Russian social networks muzzled

The Russian authorities would also try to organize a campaign in support of an invasion of Ukraine. According to the Reddit website, several dozen influencers in the country have posted similar videos in which they give exactly the same speech, favorable to the Kremlin and condemning the “genocide in Donbass.”

Despite the risks, Russian officials preferred to express their disagreement. Actor Danila Kozlovsky, best known for his role in the TV series Vikings, was not shy about saying no to war in a message posted on his Instagram account, which has over a million followers.

oh what is happening now is a disaster. In all senses. Human, humanistic, political, economic. Yes, whatever. I love my country. With all my heart. I always believed that true patriotism is Resoluteness telling the truth, hiding in Tom, what you truly feel and discover. To my great personal disappointment, I did not always show this quality. But now is the time to speak. The point of no return that we are passing is literally on tanks. And I am writing this text not for the sake of hype or God forbid, the desire to further ignite the fire of aggression, but because it really hurts. “Where have you been all these eight years”? I want to immediately ask, “where were you really,” but it’s probably indecent to the question, so I’ll answer differently. I don’t know.. I didn’t see, didn’t study or didn’t want to see and understand.. I was indifferent, interested only in my life, when it was necessary to turn to the mind and the world by all means. I naively believe that all this is working out and there will definitely be an agreement at the top, because smart people are sitting. Will not allow war. Assumptions. Scary. Painfully. Unbearably sad. And ashamed. And also for myself. For their silence and indifference all these years. But is the classical world possible? Violence breeds source code. Intelligence can be found in 21 cases, in this time, shaken and nervous by covid and other conflicts, to solve problems with specific “military actions” against the brotherly people. After all, why are so many wrong in their predictions? Just because it’s completely unimaginable. That Kharkov, Kyiv and other beautiful cities will be found in the military chronicle, and our Ukrainian friends in telephone conversations will be lost asking “why”, and we will mumble something inarticulate in response. We are now all without exception, it captures, curses, hatred, criminal prosecution, clouded our space, coming from ourselves, this is what gives rise to any war. Continue in carousel👆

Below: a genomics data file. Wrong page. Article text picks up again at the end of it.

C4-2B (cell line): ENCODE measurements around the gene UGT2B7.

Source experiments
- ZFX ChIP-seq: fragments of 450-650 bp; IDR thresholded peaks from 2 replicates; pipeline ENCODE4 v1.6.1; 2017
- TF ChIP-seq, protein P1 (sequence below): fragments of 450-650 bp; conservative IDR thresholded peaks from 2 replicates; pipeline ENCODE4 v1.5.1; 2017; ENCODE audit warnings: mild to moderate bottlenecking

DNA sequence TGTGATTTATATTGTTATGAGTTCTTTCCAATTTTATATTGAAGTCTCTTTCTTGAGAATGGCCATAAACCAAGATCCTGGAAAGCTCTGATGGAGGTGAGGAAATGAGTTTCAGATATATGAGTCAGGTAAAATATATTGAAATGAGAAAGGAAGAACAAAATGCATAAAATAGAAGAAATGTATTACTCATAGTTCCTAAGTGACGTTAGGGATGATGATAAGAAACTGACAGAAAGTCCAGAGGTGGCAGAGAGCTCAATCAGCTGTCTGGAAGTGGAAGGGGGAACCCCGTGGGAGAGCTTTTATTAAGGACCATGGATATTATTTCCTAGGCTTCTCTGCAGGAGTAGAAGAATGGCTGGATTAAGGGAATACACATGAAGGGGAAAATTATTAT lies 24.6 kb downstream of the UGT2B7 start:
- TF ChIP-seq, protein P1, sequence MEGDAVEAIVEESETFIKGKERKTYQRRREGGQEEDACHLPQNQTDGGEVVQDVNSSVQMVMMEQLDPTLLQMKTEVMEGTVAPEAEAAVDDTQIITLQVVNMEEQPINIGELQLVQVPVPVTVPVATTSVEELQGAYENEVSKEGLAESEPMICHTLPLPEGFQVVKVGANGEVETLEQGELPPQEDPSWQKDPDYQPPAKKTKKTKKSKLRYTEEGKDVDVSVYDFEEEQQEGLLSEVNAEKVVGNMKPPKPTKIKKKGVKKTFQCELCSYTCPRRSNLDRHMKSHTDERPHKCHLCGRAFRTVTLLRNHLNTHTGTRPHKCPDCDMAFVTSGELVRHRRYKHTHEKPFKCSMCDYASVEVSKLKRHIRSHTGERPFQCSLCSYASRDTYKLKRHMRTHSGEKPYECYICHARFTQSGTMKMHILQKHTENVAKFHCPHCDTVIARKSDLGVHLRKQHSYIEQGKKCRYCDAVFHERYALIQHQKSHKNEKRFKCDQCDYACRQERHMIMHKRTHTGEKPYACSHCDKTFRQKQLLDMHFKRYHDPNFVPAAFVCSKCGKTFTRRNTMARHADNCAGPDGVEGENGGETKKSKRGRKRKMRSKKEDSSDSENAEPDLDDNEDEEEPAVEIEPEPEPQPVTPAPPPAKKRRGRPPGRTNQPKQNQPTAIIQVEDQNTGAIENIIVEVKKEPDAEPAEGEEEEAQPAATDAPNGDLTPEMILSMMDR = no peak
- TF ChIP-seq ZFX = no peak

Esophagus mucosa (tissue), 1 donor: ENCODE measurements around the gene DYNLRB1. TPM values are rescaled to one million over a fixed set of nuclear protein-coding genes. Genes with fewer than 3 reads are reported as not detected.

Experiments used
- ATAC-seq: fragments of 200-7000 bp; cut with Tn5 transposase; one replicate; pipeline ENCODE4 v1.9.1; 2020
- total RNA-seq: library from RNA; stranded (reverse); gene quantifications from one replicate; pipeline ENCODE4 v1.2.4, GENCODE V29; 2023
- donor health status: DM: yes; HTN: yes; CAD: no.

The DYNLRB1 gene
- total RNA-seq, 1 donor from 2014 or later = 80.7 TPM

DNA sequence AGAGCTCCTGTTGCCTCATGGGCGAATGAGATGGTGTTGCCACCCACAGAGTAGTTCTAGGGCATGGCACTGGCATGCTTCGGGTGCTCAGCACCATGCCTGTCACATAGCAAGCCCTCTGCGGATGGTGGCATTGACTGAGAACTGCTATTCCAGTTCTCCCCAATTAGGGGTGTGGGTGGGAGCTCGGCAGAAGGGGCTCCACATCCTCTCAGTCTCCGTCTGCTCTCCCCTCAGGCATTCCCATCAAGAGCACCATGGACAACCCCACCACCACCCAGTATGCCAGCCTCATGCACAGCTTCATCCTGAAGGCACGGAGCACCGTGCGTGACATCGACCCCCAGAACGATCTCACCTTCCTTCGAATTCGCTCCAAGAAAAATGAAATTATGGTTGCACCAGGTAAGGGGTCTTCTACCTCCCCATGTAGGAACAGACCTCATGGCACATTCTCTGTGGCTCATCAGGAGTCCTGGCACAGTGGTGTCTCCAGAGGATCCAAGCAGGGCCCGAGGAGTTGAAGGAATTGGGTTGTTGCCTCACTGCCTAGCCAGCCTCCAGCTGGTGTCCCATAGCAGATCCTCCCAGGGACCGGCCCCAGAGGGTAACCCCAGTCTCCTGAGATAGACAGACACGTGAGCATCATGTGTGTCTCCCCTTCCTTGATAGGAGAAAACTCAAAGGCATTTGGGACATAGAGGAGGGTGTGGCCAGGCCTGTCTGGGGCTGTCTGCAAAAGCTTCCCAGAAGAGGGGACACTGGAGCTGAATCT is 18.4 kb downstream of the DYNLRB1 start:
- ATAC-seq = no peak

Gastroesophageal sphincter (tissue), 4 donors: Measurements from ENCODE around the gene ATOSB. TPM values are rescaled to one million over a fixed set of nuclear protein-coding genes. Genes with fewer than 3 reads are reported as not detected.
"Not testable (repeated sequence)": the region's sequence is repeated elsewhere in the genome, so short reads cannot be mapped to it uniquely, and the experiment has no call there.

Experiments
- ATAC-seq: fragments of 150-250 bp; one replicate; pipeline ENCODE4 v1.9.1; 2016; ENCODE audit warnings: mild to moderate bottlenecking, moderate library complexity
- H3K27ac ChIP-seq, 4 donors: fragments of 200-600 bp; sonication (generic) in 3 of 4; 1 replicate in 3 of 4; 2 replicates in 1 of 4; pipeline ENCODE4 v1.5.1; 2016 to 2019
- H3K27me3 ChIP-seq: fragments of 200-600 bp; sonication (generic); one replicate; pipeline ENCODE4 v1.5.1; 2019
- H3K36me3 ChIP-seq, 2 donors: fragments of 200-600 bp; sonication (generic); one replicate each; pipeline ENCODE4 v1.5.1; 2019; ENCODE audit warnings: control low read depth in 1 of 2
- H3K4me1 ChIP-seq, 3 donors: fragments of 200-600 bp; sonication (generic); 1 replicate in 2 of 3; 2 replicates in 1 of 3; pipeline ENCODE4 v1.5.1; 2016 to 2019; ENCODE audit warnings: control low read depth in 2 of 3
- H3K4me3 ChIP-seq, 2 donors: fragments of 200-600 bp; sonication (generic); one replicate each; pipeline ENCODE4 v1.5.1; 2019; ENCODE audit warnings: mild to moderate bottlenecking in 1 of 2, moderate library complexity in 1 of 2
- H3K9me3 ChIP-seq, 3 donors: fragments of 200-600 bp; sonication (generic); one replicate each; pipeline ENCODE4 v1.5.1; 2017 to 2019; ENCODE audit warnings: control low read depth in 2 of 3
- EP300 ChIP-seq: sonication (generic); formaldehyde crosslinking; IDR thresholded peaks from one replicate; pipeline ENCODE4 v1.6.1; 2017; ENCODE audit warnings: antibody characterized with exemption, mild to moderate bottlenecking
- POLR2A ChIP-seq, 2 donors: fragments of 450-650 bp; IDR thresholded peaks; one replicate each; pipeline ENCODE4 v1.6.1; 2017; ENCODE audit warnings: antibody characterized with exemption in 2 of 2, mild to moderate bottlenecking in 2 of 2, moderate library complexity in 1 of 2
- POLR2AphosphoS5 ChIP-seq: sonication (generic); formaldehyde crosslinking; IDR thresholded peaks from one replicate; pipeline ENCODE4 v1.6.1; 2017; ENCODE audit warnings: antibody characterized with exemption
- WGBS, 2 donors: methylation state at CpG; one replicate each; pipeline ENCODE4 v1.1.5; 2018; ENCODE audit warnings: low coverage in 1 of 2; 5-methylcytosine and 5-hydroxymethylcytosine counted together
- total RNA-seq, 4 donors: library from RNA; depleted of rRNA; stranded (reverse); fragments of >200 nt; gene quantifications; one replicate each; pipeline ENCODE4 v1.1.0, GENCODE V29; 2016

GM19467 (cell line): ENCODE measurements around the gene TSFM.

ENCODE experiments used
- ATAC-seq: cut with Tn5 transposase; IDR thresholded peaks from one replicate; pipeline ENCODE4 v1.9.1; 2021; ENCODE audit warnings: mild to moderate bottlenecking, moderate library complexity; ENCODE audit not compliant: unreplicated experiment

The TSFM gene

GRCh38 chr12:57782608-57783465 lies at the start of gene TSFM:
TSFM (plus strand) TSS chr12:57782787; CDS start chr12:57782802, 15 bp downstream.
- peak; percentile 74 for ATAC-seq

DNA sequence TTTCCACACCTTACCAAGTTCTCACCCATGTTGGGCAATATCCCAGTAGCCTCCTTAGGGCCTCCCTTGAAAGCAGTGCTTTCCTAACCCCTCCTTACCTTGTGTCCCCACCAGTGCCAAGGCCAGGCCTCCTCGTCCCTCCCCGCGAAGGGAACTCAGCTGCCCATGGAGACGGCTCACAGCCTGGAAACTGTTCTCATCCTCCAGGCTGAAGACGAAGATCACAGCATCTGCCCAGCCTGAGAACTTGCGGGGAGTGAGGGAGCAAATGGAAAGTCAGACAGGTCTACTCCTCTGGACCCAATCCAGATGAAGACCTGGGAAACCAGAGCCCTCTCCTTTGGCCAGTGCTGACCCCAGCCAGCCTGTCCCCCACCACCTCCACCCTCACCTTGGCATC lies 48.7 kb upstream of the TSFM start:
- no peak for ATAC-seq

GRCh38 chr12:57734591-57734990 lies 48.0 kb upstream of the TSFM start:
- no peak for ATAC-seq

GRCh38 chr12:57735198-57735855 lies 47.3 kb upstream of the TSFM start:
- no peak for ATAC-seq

One of the most popular rappers in the country, Oxxxymiron, also announced on his account that he had decided to cancel six concerts in Moscow and St. Petersburg. “I can’t entertain you because Russian missiles are falling on Ukraine and some Kievans are forced to hide in basements or in the subway, while others die,” he explained in the video.

Wars are no longer won only on the battlefield, but also on social networks. In her essay published in 2003 entitled “Before the Pain of Others”, the American philosopher Susan Sontag explained that the Spanish Civil War led to the emergence of photojournalism, when pioneers such as Robert Capa and Gerda Taro armed themselves with Leica scopes. to combat – decades later, the Vietnam War became the first to be televised daily.

The war in Ukraine will also go down in history as the first to be documented in this way in real time. But what will be left of these images of refugees on the roads of the country, these children under fire or exhausted fighters?

As The New Yorker notes, the stream “may just make us feel empathetic as we scroll through this content on our screen,” but that doesn’t prevent that even if “social media is an imperfect chronicler of wartime, in some cases it may also be the most reliable source we have,” the magazine says.

As for Susan Sontag, we are in any case not indifferent to this. Like Robert Capa’s famous “Death of a Republican Soldier” photograph taken in 1936, some of these photographs will remain in our memory for generations. “I am of the opinion that we should let these images haunt us, even if they are only images, symbols, important particles of a reality that they cannot all encompass: they nevertheless serve a certain function. The pictures say, “That’s what people are.” able to do with each other! “Don’t forget!” the philosopher summed up.